tear away

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tear away

1. To quickly and forcefully pull or rip something away (from someone or something else). In this usage, a noun or pronoun can be used between "tear" and "away." Jill tore the note away from me when I started reading it out loud. We began tearing the plaster away from the wall to reveal a secret compartment containing hundreds of thousands of dollars.
2. To remove someone or oneself unwillingly from someone, something, or some place. In this usage, a name, noun, or pronoun can be used between "tear" and "away." I had to tear the kids away from the TV screen and make them go outside to play. We've only been dating for a couple of weeks, but we're having a hard time tearing ourselves away from one another. It was tough tearing myself away from the barbecue, but I had to catch the last bus to the airport.
3. To leave or depart very quickly. The car tore away as soon as the police officer began approaching it. The boy began tearing away from the school, trying to outrun the group of bullies in pursuit. It was tough tearing myself away from the barbecue, but I had to catch the last bus to the airport.
See also: away, tear

tear (oneself) away (from someone or something)

Fig. to force oneself to leave someone or something. Do you think you can tear yourself away from your friends for dinner? I could hardly tear myself away from the concert.
See also: away, tear

tear something away

 (from someone or something)
1. to peel something from someone or something. The paramedic tore the clothing away from the burn victim and began to treat the wounds immediately. She tore away the clothing from the victim. She tore the clothing away.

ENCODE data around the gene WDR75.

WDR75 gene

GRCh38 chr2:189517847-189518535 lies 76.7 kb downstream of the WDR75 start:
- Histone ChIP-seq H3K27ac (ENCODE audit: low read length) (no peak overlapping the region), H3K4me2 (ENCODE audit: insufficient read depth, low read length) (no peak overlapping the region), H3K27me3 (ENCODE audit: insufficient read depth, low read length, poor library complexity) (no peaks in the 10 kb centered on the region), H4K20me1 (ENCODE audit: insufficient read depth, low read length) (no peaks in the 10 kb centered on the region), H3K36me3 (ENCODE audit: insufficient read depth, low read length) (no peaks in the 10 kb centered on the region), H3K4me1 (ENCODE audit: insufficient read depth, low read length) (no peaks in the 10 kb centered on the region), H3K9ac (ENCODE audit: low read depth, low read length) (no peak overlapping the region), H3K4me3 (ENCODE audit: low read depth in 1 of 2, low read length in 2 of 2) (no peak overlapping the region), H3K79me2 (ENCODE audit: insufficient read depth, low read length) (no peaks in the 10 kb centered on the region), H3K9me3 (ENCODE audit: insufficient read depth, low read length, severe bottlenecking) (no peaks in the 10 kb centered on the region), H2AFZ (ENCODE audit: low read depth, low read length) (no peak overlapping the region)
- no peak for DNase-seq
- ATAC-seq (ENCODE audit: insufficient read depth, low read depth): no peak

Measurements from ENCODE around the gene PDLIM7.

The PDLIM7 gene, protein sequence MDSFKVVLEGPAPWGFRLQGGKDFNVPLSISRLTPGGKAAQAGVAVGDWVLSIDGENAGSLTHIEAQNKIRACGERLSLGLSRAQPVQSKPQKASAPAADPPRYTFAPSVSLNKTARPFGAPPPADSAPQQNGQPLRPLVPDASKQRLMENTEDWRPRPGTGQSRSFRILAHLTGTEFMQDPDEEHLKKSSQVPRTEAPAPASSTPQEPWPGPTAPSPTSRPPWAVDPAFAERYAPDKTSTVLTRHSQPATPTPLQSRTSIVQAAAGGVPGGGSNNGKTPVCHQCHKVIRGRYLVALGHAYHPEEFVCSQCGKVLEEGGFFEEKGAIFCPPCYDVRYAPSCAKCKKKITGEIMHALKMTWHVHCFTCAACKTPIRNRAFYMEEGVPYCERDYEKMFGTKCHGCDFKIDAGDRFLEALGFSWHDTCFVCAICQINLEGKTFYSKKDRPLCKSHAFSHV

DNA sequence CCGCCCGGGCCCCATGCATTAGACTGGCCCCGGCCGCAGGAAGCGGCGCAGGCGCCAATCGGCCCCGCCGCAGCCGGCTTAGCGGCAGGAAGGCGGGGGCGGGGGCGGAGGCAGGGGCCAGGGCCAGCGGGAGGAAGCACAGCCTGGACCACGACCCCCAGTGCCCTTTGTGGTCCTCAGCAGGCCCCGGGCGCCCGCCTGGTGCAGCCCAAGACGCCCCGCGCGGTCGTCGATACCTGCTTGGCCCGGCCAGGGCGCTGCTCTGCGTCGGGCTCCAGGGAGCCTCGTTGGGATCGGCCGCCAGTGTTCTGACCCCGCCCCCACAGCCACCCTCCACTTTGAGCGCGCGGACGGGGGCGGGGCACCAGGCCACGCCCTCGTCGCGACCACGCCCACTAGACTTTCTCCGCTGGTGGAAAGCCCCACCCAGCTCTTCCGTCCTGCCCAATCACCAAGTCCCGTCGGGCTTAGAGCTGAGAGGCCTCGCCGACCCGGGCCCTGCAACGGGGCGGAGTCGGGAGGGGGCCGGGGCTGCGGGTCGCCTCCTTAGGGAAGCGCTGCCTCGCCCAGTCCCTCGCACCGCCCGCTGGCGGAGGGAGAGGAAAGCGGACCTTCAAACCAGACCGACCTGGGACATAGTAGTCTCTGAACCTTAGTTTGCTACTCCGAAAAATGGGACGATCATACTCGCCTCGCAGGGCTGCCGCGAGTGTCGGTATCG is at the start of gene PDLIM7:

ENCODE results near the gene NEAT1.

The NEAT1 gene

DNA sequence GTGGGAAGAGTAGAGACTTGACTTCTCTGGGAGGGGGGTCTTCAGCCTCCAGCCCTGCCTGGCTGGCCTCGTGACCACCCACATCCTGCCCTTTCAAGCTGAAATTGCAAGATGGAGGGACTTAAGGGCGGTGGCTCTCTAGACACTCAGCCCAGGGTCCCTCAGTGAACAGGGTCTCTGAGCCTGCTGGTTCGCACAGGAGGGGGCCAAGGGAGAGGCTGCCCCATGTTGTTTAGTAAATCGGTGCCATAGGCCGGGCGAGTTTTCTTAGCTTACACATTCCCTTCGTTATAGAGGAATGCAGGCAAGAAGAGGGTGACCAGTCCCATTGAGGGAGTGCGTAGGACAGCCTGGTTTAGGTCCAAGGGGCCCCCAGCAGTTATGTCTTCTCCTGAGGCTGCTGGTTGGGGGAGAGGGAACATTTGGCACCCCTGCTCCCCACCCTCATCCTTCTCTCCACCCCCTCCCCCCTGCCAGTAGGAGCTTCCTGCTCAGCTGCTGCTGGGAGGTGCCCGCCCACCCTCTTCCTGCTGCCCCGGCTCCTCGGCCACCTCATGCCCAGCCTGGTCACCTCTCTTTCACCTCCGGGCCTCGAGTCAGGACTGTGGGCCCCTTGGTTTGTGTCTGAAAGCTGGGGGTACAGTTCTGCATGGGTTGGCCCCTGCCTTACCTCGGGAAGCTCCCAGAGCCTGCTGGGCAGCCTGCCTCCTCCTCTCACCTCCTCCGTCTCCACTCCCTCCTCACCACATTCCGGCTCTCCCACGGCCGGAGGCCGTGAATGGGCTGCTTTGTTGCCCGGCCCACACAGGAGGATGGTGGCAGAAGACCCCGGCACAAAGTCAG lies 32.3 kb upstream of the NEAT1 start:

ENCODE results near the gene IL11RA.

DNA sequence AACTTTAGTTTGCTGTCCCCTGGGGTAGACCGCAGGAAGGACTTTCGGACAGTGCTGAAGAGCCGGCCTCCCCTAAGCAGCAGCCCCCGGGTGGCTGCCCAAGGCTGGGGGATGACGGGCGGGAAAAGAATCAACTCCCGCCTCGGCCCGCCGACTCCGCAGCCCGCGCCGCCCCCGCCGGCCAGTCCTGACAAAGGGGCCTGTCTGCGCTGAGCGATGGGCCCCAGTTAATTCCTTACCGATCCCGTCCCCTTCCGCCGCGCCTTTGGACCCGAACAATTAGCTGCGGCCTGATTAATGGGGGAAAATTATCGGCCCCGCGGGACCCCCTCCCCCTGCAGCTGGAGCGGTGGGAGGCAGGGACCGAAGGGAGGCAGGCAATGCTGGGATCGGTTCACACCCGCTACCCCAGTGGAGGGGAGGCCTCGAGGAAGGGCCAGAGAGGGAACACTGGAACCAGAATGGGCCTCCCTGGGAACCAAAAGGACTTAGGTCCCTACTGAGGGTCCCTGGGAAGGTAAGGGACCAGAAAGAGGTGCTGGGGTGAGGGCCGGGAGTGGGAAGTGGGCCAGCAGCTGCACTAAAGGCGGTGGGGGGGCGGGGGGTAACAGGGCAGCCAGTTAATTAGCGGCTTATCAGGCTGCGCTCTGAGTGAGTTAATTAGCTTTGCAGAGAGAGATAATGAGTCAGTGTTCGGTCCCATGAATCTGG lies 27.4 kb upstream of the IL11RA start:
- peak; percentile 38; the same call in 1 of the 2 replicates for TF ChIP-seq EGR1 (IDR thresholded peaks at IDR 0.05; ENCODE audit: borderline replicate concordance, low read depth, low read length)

2. to quickly take something away from someone or something. I tore the firecracker away from the child and threw it in the lake. Liz tore away the cover from the book. She tore the wrapping paper away.
See also: away, tear

tear away (from someone or something)

to leave someone or something, running. Dave tore away from Jill, leaving her to find her own way home. Roger tore away from the meeting, trying to make his train.
See also: away, tear

tear away

Remove oneself unwillingly or reluctantly, as in I couldn't tear myself away from that painting. [Late 1700s]
See also: away, tear

tear away

v.
1. To remove someone or something by force: The mugger tore my bag away from me. The security guard tore away the passenger's knife.
2. To remove someone unwillingly or reluctantly: The book was so suspenseful that I couldn't tear myself away from it. We can't tear the children away from the video games, so we bought a system for the car.
3. To leave or drive off rapidly: When the stoplight turned green, the taxi tore away.
See also: away, tear
References in periodicals archive ?
Firefighters found that someone had torn away the boards on one of the windows at the back of the pub, climbed in and started the fire.
The top part of her skull was torn away (The Look, Page 6, July 19).
Doctors had to rebuild Brough's lateral ligaments after they were torn away from the knee when he was hurt while playing at Macclesfield on October 14.
Her lower leg has been almost severed from her body and the surgeons have said too much flesh has been torn away for them to be able to do much in the way of reconstruction.
The child's best interests must be protected by all means but does that mean being torn away from the love of their family on the say so of one doctor?
Her three small sons have been torn away from her and forced to live with her ex-partner in awful conditions in Corfu.
Her three sons have been torn away from her and forced to live with her ex-partner in awful conditions in Corfu.